Study: The Best Shroom Music Playlist
Researchers say they’ve found the best musical genre to listen to while participating in psilocybin mushroom therapy.
A new study from scientists at Johns Hopkins School of Medicine took a look at what is referred to as “set and setting” in the psychedelic community: the environment a patient finds themselves in while participating in a psilocybin therapy session.
In ACS Pharmacology & Translational Science, researchers analyzed the effects of the musical genre played during tobacco cessation sessions. Participants were exposed to two different genres of music over two separate psilocybin sessions: Western classical and “overtone-based”—featuring instruments with a “particularly strong overtone signature” like Tibetan singing bowls, gongs, didgeridoo, chimes, bells, sitar, and human voice overtone singing.
According to the results, participants tended to rate mystical experiences higher while listening to the overtone playlist compared to the Western classical playlist. Participants were given the option of choosing which playlist they listened to during a third session, and 60 percent chose the overtone list.
Smoking abstinence based on musical choice was similar during the third session, but those who chose the overtone list gained a “slight benefit” (66.7 percent versus 50 percent).
The study’s authors say this should bring into question the traditional choice of playing Western classical music during psilocybin sessions.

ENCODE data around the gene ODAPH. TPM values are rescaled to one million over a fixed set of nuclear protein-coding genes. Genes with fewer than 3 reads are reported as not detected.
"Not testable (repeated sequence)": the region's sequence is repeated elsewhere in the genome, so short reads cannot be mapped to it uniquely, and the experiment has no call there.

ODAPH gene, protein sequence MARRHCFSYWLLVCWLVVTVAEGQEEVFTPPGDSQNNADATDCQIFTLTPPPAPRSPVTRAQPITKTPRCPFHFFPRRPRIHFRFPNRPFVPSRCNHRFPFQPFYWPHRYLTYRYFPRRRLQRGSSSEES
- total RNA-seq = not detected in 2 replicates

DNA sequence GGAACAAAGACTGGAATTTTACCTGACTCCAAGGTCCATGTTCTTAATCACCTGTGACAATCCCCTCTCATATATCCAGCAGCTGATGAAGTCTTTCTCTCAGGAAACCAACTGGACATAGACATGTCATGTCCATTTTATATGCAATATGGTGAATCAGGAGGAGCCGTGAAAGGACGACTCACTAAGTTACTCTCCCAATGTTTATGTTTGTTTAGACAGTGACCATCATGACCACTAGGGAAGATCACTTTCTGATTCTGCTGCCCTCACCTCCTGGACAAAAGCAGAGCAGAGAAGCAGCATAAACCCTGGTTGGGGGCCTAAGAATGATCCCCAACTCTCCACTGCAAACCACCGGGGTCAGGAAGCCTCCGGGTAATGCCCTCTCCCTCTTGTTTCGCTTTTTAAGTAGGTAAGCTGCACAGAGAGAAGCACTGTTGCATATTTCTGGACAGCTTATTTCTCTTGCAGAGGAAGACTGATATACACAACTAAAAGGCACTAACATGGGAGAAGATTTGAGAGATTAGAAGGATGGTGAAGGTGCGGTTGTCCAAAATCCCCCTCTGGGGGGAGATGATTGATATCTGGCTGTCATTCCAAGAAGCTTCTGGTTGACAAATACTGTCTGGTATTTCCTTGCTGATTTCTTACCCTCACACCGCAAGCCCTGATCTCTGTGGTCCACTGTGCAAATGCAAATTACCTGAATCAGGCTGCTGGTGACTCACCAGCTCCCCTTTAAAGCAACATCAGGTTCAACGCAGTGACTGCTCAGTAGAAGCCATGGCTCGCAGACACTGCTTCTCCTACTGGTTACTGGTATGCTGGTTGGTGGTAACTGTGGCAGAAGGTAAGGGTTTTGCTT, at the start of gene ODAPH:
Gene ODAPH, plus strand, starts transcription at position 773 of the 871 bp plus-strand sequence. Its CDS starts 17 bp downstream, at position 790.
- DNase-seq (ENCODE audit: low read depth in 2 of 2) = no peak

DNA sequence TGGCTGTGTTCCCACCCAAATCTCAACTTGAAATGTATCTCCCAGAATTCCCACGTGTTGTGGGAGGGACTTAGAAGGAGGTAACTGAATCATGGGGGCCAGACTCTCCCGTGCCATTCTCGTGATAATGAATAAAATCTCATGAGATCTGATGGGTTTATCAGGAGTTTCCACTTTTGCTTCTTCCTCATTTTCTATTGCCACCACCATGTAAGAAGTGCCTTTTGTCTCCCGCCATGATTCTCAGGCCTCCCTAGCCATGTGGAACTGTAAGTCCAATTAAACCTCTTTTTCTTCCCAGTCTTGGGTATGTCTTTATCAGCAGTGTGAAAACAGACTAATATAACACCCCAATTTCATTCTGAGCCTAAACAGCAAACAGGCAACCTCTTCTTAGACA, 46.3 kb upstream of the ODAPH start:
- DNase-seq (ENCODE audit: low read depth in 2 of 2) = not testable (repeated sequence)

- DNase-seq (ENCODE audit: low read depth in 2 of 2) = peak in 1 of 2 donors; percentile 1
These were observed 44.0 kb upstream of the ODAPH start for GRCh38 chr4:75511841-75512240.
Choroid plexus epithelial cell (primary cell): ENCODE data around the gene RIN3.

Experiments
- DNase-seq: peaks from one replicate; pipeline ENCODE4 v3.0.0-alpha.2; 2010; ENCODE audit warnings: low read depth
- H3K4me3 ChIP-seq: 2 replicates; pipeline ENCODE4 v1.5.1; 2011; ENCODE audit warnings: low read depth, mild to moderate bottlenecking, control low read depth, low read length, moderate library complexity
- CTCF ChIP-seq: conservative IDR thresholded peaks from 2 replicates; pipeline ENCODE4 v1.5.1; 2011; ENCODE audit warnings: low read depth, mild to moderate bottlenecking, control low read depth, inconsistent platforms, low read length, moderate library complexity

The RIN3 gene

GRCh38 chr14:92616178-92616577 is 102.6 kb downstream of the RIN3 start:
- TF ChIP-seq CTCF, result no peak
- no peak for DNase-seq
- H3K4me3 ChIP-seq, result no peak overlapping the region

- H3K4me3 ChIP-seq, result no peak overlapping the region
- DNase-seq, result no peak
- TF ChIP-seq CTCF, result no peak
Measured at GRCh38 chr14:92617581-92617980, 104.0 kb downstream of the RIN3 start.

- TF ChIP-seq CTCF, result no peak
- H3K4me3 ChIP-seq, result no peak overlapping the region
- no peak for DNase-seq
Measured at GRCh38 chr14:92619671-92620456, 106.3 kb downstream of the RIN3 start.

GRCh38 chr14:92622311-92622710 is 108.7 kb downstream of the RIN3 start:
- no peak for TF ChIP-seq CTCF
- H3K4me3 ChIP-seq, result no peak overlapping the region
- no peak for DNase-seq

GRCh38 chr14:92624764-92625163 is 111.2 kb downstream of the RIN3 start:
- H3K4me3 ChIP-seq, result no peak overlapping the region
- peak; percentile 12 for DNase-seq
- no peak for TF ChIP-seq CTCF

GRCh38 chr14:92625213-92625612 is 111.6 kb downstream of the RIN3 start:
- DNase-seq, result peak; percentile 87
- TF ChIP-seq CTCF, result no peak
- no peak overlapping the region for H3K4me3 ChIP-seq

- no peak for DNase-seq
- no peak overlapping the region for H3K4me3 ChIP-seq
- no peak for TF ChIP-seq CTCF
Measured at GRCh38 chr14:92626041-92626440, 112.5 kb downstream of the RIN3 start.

Weed Use Spikes Among Parents, Alcohol-Users
A recent poll found that parents have increased their cannabis use since the beginning of the pandemic. It also found that nearly half of cannabis consumers report reducing their alcohol consumption while increasing their cannabis consumption during the same time.
According to a press release, the poll was conducted on behalf of Curaleaf Holdings, Inc. by The Harris Poll in October. The online survey asked 1,895 adults what made them start using cannabis during the pandemic. Around 54 percent said they began using cannabis to reduce stress and anxiety, around 50 percent said they used it to relax and around 48 percent said they used it to help them sleep.
The poll also found that 52 percent of parents of children under 18 who participated said they began or increased their cannabis consumption since the start of the pandemic, compared to 33 percent of non-parents who reported the same behavior.
Overall, 45 percent of respondents said they’ve reduced or replaced their alcohol consumption with cannabis, and 33 percent said they prefer cannabis to alcohol.